Perihelion: 2013 December 22.73, q = 0.812 AU

I’ve mentioned in some of the previous “Ice and Stone 2020” presentations that, until the appearance of Comet NEOWISE C/2020 F3 earlier this year, the northern hemisphere had not had what could be considered a “Great Comet” in well over two decades. We did have a moderately bright comet in early 2013, Comet PANSTARRS C/2011 L4, which became as bright as magnitude 1.5 when near perihelion in early March, although unfortunately the comet was only 15 degrees from the sun, and buried deeply in evening twilight, at the time. (It faded rapidly afterwards, and although it later exhibited a striking “anti-tail,” by that time the comet had faded to 8th magnitude.) Later that year Comet ISON C/2012 S1 showed initial promise of becoming a spectacular object, but as I recount in that object’s “Comet of the Week” presentation two weeks ago it disintegrated as it passed through perihelion, and there was nothing left of it after that.

There was, however, another comet around that same time, which although it was never expected to become, and did not become, anything close to a “Great Comet,” nevertheless did become visible to the unaided eye and offered a bit of a consolation prize. This particular comet was discovered on September 7, 2013 by an amateur astronomer in Queensland, Terry Lovejoy, who among other things has pioneered the use of DSLR photography for discovering comets and who discovered six comets between 2007 and 2017, including Comet C/2011 W3 which will be “Comet of the Week” two weeks from now. At the time of Lovejoy’s discovery this comet was located a few degrees east of the Great Orion Nebula M42 and was about 14th magnitude.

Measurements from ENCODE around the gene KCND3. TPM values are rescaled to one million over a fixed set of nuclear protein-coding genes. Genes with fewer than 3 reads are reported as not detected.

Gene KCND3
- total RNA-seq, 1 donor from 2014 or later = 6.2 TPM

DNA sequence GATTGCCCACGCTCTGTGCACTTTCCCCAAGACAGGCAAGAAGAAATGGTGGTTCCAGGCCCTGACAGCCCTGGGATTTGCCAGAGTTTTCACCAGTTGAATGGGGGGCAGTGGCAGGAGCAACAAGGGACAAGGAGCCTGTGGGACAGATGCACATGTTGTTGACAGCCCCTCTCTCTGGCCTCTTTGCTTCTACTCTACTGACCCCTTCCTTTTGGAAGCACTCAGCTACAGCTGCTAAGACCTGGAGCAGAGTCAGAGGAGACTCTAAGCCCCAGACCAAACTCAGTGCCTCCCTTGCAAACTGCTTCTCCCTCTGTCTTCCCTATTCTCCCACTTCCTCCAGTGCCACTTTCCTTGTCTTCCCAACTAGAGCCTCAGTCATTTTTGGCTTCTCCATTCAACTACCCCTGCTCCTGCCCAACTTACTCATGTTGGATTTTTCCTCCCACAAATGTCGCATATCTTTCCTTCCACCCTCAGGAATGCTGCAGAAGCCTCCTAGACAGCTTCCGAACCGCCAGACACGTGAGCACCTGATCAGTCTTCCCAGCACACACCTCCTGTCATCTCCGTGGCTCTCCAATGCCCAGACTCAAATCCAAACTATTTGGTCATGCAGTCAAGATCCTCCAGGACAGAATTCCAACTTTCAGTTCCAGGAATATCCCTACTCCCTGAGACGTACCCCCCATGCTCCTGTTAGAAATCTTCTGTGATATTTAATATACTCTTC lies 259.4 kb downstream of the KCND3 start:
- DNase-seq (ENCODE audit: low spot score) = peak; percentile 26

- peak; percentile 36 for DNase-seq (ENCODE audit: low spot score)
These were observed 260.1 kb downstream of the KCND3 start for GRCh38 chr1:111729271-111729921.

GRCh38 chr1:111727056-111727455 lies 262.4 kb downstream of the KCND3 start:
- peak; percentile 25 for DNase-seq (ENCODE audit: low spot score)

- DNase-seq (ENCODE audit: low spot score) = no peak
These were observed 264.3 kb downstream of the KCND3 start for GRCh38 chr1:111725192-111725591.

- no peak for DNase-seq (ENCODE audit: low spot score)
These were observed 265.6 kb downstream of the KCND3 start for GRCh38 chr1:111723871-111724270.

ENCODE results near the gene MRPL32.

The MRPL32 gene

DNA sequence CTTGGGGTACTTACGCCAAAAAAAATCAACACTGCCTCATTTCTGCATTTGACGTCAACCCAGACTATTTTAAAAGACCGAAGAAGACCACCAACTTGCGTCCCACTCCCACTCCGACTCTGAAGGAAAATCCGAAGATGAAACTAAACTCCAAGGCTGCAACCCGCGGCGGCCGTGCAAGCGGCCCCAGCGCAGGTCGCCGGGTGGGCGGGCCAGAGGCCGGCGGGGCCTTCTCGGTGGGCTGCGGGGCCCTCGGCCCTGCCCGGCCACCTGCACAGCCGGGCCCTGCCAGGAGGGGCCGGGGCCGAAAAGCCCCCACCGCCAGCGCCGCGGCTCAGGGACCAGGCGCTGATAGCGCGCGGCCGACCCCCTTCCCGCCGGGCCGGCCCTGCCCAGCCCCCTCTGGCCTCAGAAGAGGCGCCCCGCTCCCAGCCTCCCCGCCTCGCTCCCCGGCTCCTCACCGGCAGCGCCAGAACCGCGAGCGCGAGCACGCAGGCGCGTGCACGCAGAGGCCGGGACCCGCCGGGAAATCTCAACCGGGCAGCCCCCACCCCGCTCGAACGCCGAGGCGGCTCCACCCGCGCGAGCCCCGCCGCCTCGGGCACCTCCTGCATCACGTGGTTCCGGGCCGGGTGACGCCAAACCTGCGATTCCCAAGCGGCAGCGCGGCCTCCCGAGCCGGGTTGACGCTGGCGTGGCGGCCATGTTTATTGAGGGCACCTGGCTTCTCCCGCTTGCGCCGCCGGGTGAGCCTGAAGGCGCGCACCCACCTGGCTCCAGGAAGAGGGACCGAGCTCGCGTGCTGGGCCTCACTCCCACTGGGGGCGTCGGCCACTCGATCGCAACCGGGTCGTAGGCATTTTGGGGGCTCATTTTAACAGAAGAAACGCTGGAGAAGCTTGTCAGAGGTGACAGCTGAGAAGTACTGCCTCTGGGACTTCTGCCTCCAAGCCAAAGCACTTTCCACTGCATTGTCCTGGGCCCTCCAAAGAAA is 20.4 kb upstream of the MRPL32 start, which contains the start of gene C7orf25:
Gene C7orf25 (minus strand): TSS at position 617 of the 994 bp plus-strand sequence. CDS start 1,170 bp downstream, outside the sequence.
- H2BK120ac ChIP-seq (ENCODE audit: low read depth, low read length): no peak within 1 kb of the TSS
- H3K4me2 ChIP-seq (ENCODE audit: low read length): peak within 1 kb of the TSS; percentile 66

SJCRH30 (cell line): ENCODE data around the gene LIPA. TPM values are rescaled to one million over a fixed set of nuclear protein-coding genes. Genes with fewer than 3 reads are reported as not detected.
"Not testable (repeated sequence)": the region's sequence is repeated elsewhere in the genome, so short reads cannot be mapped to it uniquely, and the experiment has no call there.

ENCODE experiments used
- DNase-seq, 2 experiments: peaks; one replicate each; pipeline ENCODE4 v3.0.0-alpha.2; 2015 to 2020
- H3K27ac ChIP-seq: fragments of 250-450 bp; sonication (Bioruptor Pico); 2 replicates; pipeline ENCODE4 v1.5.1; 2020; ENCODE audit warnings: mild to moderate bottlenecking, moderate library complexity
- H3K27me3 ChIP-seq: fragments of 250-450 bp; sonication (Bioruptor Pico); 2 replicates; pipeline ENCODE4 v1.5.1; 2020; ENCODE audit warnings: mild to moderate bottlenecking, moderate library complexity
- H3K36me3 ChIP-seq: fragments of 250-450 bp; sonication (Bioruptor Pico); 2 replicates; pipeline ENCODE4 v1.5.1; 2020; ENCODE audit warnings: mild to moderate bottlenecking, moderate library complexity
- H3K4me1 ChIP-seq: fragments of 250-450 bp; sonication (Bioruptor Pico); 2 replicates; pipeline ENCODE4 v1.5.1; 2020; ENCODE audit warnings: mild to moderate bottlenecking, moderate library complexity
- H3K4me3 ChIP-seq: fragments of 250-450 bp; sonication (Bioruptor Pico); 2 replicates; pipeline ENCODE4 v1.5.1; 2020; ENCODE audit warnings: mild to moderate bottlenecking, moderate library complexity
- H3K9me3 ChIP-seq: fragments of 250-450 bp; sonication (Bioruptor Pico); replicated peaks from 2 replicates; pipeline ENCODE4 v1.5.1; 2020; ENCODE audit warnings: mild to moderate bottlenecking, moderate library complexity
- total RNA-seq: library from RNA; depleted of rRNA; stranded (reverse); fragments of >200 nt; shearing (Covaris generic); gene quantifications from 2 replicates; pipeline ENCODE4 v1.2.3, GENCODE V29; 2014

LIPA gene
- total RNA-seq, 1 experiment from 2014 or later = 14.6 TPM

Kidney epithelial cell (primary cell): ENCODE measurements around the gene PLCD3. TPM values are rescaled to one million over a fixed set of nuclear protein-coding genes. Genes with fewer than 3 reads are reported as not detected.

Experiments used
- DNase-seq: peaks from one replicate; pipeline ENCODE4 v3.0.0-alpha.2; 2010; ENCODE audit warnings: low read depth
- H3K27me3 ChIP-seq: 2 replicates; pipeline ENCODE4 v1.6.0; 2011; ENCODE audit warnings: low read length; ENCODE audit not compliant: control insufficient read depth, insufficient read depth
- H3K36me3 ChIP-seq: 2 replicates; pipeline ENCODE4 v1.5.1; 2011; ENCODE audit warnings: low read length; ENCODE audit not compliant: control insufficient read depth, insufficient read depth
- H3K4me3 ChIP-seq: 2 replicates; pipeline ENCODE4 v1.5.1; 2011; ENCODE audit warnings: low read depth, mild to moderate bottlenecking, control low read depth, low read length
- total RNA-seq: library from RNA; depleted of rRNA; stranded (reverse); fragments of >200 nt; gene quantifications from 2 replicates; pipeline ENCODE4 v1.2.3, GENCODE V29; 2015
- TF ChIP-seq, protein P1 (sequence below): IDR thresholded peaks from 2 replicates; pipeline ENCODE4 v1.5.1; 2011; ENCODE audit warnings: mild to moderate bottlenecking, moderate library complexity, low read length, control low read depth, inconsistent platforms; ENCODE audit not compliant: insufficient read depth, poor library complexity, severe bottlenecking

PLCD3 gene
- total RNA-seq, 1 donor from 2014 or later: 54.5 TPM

The comet brightened rapidly as it approached perihelion, and by early November it had already reached 6th magnitude. It passed closest to Earth, 0.40 AU, on November 19, and during late November and early December was near its peak brightness of 5th magnitude and exhibiting a tail a few degrees long in binoculars. It began a slow fading afterwards, being just fainter than 6th magnitude in early January 2014, then dropping to 8th magnitude by February and to 13th magnitude when I saw it for the last time in early June. The final astrometric observations were obtained in September.

I commented in the “Comet of the Week” entry for Comet 153P/Ikeya-Zhang P/2002 C1 that my father passed away three days after that comet’s perihelion passage. It is only fitting that another bright comet should be in the sky when my mother, Ruth Elsa Perkins, did so at the age of 94 on December 7, 2013, right around the time that Comet Lovejoy was near its brightest. While my father’s comet will be back to check up on us in a little over three centuries, it will be a bit longer for my mother’s comet: according to orbital calculations, it should be back our way in a little over 8200 years.

  LEFT: Comet Lovejoy and the Beehive star cluster M44 on November 7, 2013, as imaged by a remotely-controlled telescope in New Mexico. Courtesy Rolando Ligustri in Italy. RIGHT: Comet Lovejoy from Montana on December 7, 2013, the morning my mother passed away. This image approximates the view the comet exhibited in binoculars. Courtesy John Ashley.

While in my mind I associate Comet Lovejoy with my mother’s passing, there were some happier events taking place in my life as well. Both of my sons graduated from college while Comet Lovejoy was around, my older son Zachary in December 2013 and my younger son Tyler in May 2014 (by which time the comet had faded to magnitude 12.5 but I was nevertheless still following it). I am reminded that, as the various comets come into our sky, stay around for a while, and then head back out into the depths of space, the circle of life continues here on Earth.


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